Controversy sometimes brings out the best or the worst in people, and it’s definitely brought out the worst in Daniel Richards―the defiant, intemperate, and out-of-touch president of the California Fish and Game Commission. He’s been widely condemned―including by two of the state’s largest newspapers―for shooting a mountain lion and then acting as a braggart by submitting the photo to a prominent California hunting journal, as a sort of digital trophy of his escapade.
But Richards compounded his public relations problems with a mocking letter to state lawmakers who asked him to resign, and in public comments on KFI-AM in Los Angeles―where he took swings at The HSUS, the lieutenant governor, and the president of the California Senate.
If there was any doubt about Richards’ inability to lead the commission after the lion controversy came to light, those doubts have vanished. He’s not fit to serve. The Department of Fish and Game is at a pivotal time, as it must continue to make the transition away from an agency that primarily serves hunters, to a one that broadly serves the people of California and all of those interested in wildlife. Richards is an old-school hook-and-bullet man, appointed to the Commission by former Gov. Schwarzenegger because he was an avid hunter. Richards had no credentials for the wildlife post, except that he was a member of a bunch of different hunting groups.
It’s been a little more than week now since HSUS’s California state director, Jennifer Fearing, came upon the infamous photo in Western Outdoor News of a grinning Richards bear-hugging a mountain lion he’d shot out of a tree after a guided hound hunt in northern Idaho. That photo has now been reproduced all over the nation, including in today’s Wall Street Journal.
I was involved with both California ballot measures in the 1990s that resulted in voters rejecting mountain lion hunting, so I immediately recognized this photo as an affront to the people of the state. There is no other hunting-related policy issue that has been the subject of two statewide public votes. Even if Richards didn’t agree with the voters’ judgment to ban lion hunting, and even if lion hunting is in fact legal in Idaho, as president of the Commission he should have exhibited some respect to the electorate he serves and restrained himself from killing a lion for the heck of it. But apparently his selfish desire to shoot a big cat―which he said was a lifelong ambition―trumped his sense of public responsibility.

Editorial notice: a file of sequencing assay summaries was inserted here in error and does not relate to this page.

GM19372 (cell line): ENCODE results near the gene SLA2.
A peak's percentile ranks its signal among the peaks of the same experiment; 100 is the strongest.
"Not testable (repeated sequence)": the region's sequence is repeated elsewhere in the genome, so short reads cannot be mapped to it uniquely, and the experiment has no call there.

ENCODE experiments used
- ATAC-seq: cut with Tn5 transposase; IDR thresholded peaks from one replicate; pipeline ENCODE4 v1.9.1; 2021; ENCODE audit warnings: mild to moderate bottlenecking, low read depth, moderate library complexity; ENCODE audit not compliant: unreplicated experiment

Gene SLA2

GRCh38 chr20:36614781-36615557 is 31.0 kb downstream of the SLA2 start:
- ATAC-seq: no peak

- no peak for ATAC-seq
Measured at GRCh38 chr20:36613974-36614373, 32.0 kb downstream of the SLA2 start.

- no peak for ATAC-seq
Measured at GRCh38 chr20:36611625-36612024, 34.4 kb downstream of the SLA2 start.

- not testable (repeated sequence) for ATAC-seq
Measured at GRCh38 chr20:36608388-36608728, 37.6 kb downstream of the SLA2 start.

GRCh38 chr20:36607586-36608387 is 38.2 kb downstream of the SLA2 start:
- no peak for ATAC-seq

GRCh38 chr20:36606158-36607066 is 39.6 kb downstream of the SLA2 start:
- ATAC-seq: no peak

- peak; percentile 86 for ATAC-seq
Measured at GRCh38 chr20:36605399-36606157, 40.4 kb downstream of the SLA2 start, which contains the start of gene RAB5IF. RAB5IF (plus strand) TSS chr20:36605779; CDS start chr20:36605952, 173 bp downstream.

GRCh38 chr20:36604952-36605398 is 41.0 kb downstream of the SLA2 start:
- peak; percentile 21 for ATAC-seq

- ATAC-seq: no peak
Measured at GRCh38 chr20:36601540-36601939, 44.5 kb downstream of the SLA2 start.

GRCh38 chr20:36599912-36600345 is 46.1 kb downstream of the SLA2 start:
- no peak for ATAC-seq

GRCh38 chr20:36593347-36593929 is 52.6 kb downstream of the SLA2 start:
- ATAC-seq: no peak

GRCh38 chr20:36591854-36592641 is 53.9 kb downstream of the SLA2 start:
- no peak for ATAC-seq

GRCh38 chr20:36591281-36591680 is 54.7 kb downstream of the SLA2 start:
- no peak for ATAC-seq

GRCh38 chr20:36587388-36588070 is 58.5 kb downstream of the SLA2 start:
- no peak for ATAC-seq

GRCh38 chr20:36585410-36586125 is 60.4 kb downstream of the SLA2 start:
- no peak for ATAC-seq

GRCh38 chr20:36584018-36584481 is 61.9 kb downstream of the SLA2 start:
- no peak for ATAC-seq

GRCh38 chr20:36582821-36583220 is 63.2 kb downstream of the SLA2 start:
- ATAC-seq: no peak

There’s more to serving in a prominent statewide position than mere obedience to the law. We expect more of our public officials than that least common denominator approach. For him to shoot a lion while representing a state that bans the activity is akin to the head of a statewide animal welfare commission going to Puerto Rico and participating in a cockfight, and then saying it was all well and good because the practice is legal there.
But it turns out that Richards’ whole gambit to Idaho may not have been quite right with the law. As a state appointee, there are ethics rules he’s obligated to honor. One rule is not to accept any gift exceeding $420. And as it turns out, the hunting guide in Idaho who ran the ranch where the lion was shot told a reporter that he gave the hunt to Richards―which, at the ranch, is listed to value $6,800, well more than the maximum gift value. According to a report from Paul Rogers in the San Jose Mercury News, Richards didn’t reimburse the guide for the hunt within 30 days, and that may be a violation of ethics rules.
The NRA and U.S. Sportsmen’s Alliance are bellyaching that Richards is being unfairly targeted for a legal hunt. But these are the same groups that demanded the resignation of Richard’s predecessor, Judd Hanna, simply because he took a serious look at the effect of toxic lead shot on wildlife. So they worked to pressure Hanna to resign for working to help wildlife, but they want to protect this guy who revels in killing a type of animal off-limits to hunters in the state he serves.
If Richards doesn’t resign, the Assembly and Senate should advance resolutions to oust him. He’s not the leader on wildlife issues that California deserves.